Advice to help you live your healthiest life, covering fitness, nutrition, mental health, self-care and much more.
But there are practical things you can do to lift your mood and help make the time more enjoyable, whether you’re on your own or with your family members.
Take it outside
With summer almost here, it’s time to lean in to spending more time outside. If you have a deck, front porch or backyard space, spruce it up with some potted flowers or herbs. Give your child their own container and help them plant a mini garden.
If you’re working from home, move your workspace outside on sunny, warm days. The fresh air and Vitamin D will boost your mood and give you more energy. Better yet – instead of plunking down in front of your screen for every virtual meeting, patch in with your phone and head out for a walk in your neighbourhood.
Think of creative ways your kids can interact with others – from a safe distance – in their neighbourhood. Help them create artwork or hand-painted rocks that they can hide for friends and neighbours, for example. It will help them stay connected with their friends while in-person visits are off limits. Some neighbourhoods are organizing things like free art kits or socially distanced scavenger hunts – check out community Facebook groups in your area for ideas.
Get active – use what you’ve got
Spending all day at home, especially with children, can put a strain on everyone. It can seem impossible to keep up with work and family responsibilities. And with screen time soaring for kids and adults alike, it can be hard to unwind and get a good night’s sleep.
Getting more movement into your day can help everyone burn off energy and boost your mood. Now is not the time to go shopping, so look at what you’ve already got in your house. Dig through your storage area or shed for hidden gems: baseball gloves, frisbees, badminton racquets, soccer balls. (Bonus: you’ll probably find board games and cards to have on hand for rainy days.)
Carve out time each day and head to the park or your backyard and have fun breaking a sweat. Pump up the tires of an old bike and head out with the kids for a quick ride in your community. You’ll see everything in a new light and get a great workout to boot.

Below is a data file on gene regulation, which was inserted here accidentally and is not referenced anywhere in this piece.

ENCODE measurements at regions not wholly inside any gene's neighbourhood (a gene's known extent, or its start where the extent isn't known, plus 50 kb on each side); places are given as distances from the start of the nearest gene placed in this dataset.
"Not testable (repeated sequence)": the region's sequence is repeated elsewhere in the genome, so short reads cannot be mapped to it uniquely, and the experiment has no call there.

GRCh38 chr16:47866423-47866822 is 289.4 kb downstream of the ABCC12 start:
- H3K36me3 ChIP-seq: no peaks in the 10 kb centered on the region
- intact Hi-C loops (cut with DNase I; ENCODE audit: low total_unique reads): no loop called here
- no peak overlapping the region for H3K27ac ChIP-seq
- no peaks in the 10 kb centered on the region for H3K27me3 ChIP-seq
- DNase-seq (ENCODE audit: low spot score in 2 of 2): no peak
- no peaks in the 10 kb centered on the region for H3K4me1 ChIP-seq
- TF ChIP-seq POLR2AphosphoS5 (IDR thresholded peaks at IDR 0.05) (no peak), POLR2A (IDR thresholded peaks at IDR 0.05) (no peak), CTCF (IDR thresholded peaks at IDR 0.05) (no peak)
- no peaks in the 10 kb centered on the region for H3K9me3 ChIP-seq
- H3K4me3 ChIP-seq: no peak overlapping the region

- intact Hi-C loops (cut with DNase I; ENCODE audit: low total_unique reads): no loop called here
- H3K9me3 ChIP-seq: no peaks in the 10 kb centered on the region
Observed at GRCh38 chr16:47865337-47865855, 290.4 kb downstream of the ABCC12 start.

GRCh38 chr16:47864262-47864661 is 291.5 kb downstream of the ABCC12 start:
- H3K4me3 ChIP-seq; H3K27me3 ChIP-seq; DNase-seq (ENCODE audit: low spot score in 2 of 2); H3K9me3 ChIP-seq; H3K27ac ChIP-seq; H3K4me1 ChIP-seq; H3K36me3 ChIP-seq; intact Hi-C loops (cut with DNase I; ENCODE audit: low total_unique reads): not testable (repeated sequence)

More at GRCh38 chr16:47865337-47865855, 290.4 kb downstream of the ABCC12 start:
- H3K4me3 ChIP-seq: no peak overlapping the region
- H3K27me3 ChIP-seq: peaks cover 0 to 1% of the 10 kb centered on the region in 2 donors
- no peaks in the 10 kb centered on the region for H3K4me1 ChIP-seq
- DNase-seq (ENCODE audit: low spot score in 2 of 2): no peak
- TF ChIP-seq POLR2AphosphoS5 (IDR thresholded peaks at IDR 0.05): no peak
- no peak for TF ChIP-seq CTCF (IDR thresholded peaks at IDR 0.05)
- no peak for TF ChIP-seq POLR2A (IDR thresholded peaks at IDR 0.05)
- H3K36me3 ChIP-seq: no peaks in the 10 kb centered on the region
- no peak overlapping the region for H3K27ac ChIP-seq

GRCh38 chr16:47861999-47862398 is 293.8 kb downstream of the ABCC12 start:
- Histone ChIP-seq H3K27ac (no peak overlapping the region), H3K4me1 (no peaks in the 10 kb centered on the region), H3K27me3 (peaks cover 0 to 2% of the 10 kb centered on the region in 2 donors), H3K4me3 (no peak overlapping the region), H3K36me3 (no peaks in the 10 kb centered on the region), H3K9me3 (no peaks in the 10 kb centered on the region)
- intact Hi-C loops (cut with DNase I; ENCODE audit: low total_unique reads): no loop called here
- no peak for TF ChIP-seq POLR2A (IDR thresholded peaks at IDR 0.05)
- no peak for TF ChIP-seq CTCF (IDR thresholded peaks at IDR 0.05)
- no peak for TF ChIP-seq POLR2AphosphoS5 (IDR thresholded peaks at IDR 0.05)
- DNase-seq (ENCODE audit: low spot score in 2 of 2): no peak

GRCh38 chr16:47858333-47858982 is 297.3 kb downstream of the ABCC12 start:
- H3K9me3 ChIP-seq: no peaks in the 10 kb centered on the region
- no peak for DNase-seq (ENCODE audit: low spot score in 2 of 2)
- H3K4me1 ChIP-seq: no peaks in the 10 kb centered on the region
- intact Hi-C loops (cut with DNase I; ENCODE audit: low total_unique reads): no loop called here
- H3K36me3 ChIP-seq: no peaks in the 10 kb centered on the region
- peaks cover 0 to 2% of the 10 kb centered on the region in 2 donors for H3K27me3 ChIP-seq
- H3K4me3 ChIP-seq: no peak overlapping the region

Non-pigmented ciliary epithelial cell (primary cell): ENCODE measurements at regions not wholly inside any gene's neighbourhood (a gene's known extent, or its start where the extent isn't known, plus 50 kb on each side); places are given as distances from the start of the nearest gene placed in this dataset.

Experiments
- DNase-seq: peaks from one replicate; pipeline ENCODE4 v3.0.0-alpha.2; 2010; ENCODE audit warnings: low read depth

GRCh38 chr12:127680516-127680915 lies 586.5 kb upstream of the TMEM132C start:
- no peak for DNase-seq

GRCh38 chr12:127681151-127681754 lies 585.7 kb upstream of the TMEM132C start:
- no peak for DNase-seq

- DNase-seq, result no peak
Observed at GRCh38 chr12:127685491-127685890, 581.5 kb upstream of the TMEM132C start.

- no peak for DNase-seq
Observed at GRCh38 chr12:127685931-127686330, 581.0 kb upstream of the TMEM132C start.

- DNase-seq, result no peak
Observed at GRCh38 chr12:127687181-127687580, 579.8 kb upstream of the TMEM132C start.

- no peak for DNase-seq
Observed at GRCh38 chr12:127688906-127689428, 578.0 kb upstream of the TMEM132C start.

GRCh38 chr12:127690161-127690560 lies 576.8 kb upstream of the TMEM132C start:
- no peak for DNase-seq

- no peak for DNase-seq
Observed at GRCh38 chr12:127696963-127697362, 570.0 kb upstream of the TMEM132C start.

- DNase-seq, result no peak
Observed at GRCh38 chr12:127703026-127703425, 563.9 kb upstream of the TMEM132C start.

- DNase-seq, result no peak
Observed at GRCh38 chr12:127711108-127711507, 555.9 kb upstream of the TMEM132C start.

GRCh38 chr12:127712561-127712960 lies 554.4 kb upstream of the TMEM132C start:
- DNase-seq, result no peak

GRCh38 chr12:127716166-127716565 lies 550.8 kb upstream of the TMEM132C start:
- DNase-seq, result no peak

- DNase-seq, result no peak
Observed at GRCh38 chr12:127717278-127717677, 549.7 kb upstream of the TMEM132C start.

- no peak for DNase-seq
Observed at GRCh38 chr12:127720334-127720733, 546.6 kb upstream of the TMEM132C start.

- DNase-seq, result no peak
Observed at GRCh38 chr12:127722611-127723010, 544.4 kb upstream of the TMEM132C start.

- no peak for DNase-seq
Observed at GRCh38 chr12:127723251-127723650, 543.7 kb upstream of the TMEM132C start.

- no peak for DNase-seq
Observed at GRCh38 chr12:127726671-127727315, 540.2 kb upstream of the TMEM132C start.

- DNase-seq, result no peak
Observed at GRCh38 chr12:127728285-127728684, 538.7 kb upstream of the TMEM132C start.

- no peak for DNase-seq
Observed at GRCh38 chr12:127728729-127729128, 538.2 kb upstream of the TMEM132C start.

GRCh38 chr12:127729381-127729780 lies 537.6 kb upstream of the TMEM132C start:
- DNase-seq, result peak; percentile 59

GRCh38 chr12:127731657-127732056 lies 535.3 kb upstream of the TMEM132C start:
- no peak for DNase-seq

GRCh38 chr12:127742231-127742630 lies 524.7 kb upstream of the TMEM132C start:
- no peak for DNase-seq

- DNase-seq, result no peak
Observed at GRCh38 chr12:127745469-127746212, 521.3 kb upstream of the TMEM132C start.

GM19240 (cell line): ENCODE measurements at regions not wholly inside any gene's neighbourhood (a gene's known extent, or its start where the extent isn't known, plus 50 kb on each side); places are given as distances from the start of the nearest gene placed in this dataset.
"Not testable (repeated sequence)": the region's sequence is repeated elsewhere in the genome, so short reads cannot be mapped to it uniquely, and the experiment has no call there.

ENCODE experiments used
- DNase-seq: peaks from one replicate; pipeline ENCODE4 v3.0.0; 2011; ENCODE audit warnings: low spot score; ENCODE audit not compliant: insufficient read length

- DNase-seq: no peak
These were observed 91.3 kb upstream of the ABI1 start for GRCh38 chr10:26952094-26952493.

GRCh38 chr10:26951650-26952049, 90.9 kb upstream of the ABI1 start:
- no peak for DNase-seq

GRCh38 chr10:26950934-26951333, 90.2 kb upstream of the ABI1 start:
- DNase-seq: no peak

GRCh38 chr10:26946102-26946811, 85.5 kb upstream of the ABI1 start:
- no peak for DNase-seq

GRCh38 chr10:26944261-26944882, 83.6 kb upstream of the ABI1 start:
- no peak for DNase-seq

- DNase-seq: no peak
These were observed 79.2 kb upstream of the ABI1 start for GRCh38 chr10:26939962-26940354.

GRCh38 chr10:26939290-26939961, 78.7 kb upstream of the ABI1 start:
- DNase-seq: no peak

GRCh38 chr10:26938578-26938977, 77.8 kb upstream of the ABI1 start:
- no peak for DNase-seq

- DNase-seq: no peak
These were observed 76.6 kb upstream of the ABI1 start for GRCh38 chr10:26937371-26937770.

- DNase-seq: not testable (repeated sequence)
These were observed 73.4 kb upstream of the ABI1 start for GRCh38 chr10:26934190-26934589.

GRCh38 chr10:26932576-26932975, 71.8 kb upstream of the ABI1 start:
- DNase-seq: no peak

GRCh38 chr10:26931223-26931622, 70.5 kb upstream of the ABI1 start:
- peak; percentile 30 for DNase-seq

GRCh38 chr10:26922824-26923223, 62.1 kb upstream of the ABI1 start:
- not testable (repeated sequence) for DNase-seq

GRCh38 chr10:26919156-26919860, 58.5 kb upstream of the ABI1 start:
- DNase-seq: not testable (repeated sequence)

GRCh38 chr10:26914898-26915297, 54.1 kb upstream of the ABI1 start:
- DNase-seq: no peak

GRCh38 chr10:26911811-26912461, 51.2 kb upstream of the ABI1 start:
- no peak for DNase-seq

Write a letter
If your eyes are twitching from spending so much time staring at screens, communicating by texts and video calls might feel exhausting. It might be time to change how you stay in touch with friends and loved ones who are out of reach.
Letter writing has been making a comeback during the pandemic. For many people, it’s a more personal way of connecting with others – a chance to slow down, be attentive and reflective, and be more engaged than writing an email. And nothing beats receiving a handwritten note – and maybe some kids’ art – in the mail.
Focus on the good
Whenever you can, try to notice the good things in your life, however small they might be. Start a gratitude journal and write down (or type into an app) the things you’re grateful for. Be concrete and precise and commit to writing daily or weekly to get the most out of it.
This can help you become more mindful – focused on how you’re feeling in the moment – and less focused on your worries or fears that are out of your control. It can help you feel calmer, reduce stress and increase your enjoyment of life. Reflecting on the good things in your life can also help prepare you to deal with the difficulties that can crop up unexpectedly.
Remember, it’s OK to be not OK. If you’re having trouble coping during the pandemic, you don’t need to face it alone. Find information and mental health supports in Nova Scotia at novascotia.ca/mental-health.
What are you doing to beat the isolation blues? Drop us a line in the comment section below.
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